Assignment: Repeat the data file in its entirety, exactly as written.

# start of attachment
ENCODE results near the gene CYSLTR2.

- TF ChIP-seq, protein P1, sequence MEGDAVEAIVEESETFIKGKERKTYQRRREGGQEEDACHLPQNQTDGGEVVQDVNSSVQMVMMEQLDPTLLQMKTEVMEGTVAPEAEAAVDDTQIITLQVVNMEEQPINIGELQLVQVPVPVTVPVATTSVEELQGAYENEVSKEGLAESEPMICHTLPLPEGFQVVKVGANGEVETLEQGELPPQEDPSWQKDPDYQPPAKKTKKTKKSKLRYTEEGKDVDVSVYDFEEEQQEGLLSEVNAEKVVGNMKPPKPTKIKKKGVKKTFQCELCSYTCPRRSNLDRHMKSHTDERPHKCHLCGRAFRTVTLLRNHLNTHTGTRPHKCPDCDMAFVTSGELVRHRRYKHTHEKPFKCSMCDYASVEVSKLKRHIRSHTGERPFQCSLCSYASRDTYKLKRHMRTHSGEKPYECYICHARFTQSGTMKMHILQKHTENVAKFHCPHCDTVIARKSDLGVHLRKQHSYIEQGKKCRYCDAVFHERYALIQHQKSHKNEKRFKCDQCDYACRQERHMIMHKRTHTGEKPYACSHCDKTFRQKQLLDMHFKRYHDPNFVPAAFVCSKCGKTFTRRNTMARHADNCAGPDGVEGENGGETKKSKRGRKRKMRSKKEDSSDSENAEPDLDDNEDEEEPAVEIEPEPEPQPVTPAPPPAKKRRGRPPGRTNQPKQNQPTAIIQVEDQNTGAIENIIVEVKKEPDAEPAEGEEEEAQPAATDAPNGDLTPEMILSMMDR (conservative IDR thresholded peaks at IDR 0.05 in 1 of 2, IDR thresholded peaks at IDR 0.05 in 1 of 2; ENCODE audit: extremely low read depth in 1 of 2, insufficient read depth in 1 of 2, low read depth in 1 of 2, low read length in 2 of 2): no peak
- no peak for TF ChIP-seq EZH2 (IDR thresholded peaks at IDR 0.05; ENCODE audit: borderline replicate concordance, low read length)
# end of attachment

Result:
ENCODE results near the gene CYSLTR2.

- TF ChIP-seq, protein P1, sequence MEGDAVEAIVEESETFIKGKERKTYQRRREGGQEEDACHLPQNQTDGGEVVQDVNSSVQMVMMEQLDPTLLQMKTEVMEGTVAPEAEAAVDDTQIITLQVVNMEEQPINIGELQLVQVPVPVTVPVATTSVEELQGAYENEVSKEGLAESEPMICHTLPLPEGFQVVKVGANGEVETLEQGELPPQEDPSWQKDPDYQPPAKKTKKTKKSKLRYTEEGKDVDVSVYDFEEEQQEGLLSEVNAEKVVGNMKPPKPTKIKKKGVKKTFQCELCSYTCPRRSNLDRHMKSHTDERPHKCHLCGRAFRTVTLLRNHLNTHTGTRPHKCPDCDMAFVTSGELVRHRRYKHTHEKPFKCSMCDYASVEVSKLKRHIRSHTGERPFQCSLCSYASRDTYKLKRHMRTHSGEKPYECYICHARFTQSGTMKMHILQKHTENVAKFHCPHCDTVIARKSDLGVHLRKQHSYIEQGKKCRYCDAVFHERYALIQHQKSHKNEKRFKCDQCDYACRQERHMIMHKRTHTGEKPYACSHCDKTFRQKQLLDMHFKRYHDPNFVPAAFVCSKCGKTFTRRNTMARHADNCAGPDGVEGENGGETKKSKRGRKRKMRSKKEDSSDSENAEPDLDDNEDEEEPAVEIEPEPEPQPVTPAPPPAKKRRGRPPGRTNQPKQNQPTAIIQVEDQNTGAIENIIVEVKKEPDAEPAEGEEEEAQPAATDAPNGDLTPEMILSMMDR (conservative IDR thresholded peaks at IDR 0.05 in 1 of 2, IDR thresholded peaks at IDR 0.05 in 1 of 2; ENCODE audit: extremely low read depth in 1 of 2, insufficient read depth in 1 of 2, low read depth in 1 of 2, low read length in 2 of 2): no peak
- no peak for TF ChIP-seq EZH2 (IDR thresholded peaks at IDR 0.05; ENCODE audit: borderline replicate concordance, low read length)